© by Christine O’Brien

Lace and ribbons
decorate the frock.
“Forget your dreams.
Get back to the kitchen
and bake me a pie!”
Banish your fantasy of
happy couples and
floral bouquet apologies.

Re-enter the Goddess–
no partial woman is she!
So, you are somebody
after all.
Tell us what you know.
Emergence is what you requested–
sit down and let’s talk over tea.

A wedge of lemon?  Honey?
Ah, the bitter with the sweet.
This you must experience
for yourself.

Lace and ribbons,
wedding day vows–
disguise your sovereign destiny.

(This mixed media dream catcher was inspired by artist, Tracy Verdugo, in her Paint Mojo E-Course.)

For your writing journal:  Consider what your own writing has revealed to you about yourself.  Does it show your values, your process, your personal evolutionary path?  How is it connected to the whole of life? What do you think?

What mountain is waiting for you today?  


Using a Prop to Facilitate Your Writing Process

This exercise requires a “prop”.  I chose my favorite morning coffee cup as my prop or physical writing prompt.  Note:  All of this script is directly from my writing journal without editing. These are very rough first drafts and that is the intention–to show you how to be with a prop as a way to experience your writing process.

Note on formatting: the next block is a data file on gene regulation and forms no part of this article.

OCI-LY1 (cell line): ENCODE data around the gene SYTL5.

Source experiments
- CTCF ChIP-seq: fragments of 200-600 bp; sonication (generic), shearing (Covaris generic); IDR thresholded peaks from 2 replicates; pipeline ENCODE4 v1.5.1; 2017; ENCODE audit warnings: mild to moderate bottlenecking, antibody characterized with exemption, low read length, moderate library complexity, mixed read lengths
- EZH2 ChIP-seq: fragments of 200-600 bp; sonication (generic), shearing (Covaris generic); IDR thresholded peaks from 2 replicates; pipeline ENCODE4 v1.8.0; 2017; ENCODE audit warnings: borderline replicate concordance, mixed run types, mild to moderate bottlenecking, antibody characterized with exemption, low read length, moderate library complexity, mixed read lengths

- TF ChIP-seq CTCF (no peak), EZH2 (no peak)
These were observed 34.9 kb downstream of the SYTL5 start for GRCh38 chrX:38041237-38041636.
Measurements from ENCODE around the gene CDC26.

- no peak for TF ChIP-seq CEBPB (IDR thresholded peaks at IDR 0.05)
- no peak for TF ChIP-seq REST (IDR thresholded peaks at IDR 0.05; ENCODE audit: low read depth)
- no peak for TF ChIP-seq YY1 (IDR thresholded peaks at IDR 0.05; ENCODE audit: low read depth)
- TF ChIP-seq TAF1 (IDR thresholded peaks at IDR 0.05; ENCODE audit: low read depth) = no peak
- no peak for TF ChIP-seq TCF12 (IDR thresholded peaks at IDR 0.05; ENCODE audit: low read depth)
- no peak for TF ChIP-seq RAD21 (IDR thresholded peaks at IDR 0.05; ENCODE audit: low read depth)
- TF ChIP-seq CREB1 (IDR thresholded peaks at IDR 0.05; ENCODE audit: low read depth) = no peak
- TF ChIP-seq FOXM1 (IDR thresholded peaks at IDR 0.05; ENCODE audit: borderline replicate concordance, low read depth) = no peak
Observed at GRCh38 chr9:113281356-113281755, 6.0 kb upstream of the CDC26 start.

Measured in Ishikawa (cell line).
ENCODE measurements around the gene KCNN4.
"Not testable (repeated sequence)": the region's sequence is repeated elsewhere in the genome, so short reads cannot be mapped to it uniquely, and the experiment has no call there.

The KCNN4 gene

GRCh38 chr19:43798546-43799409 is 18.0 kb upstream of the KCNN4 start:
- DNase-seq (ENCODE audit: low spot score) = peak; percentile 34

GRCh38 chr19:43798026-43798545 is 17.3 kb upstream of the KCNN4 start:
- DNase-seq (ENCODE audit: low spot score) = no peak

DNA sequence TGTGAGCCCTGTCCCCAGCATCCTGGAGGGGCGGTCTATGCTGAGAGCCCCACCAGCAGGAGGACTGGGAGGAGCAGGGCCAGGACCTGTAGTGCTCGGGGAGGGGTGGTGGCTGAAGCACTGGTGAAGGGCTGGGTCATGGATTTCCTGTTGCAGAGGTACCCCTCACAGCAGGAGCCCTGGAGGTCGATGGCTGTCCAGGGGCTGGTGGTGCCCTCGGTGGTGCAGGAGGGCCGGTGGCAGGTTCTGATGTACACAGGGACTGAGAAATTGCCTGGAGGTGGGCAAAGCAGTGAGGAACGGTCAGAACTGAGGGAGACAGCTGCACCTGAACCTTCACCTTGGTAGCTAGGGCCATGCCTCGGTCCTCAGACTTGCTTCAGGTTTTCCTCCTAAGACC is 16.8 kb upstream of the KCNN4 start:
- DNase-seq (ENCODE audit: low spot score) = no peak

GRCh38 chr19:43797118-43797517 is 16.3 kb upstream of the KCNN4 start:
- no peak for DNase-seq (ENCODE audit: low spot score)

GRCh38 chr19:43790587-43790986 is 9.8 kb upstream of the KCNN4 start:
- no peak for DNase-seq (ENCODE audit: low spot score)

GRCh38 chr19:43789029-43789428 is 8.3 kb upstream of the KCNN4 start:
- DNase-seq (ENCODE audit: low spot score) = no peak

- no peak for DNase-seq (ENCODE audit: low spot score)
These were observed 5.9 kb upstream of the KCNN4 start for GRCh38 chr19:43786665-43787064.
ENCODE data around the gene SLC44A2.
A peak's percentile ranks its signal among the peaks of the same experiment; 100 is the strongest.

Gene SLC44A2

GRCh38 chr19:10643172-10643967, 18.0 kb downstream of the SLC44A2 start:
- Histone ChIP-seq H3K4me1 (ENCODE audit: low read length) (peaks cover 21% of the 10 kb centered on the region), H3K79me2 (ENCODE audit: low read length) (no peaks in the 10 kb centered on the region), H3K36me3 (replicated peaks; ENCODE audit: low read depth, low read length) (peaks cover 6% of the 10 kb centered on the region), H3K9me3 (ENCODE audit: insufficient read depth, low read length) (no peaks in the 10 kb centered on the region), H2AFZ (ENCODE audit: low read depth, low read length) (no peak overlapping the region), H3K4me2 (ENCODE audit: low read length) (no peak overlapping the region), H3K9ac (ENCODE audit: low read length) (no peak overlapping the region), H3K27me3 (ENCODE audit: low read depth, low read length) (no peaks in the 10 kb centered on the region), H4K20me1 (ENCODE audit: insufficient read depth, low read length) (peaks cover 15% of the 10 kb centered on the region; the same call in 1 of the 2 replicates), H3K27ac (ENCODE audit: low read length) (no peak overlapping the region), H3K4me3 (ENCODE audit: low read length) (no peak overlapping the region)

~~Choose your prop and describe it in detail. Be specific.  Allow stray connotations to drift in as you return to describing your prop.
The clay coffee cup, ceramic.  A blue glaze over original clay, which intentionally seeps through the glaze.  Red earth clay.  Blue-glazed cup with red clay trim and red clay bottom.  Shaped like a plump face–narrower at the top and full-cheeked.  A question-mark shaped handle, large enough to comfortably fit two, even three fingers.  Wide enough at the mouth to sip without hitting my nose bridge.  A single band design marching around the cup, 3/4 of an inch below the rim.  Like rick-rack or zig-zags, up and down, up and down and all around until it catches up with itself. Etched blue revealing red earth clay creates this design.  My hands hold the “cheeks” and feel caressed by the warmth from the tea.  The tea bag bobbing like a survivor. Earthy fragrance of yerba mate promising savor.

~~This description takes me to another level of writing:
(The marking of this new day/tea’s greeting.  The cup returns to bed with me.  I get up in stages.)
“Honey, it’s time to get up.”
“Yes, Mom,” a curl, a stretch, a turn over to tug covers overhead.
Tea’s greeting–a simmering kettle; hot water centering, bobbing tea bag offering; sun salutation.  Tea bag marinates as I wait patiently for the proper saturation level and then, sip.  I let the bag soak beyond what’s proper!  I write, read, sip.  An invisible mother pulls at the covers of my consciousness; the day’s task and obligations lined up like a list. Once the list has snagged me, I’m at its mercy.  I delay the rising as long as possible. Savor the moment, the tea, the words I put on paper, the words that others have put to page. The reassuring cup promises to follow me throughout the day.  It has other offerings to encourage me along. Midmorning delights, afternoon comforts and evening respites–in beverage form.  I return to it again and again like a child checking in with her reassuring mother–that everything is going to be alright.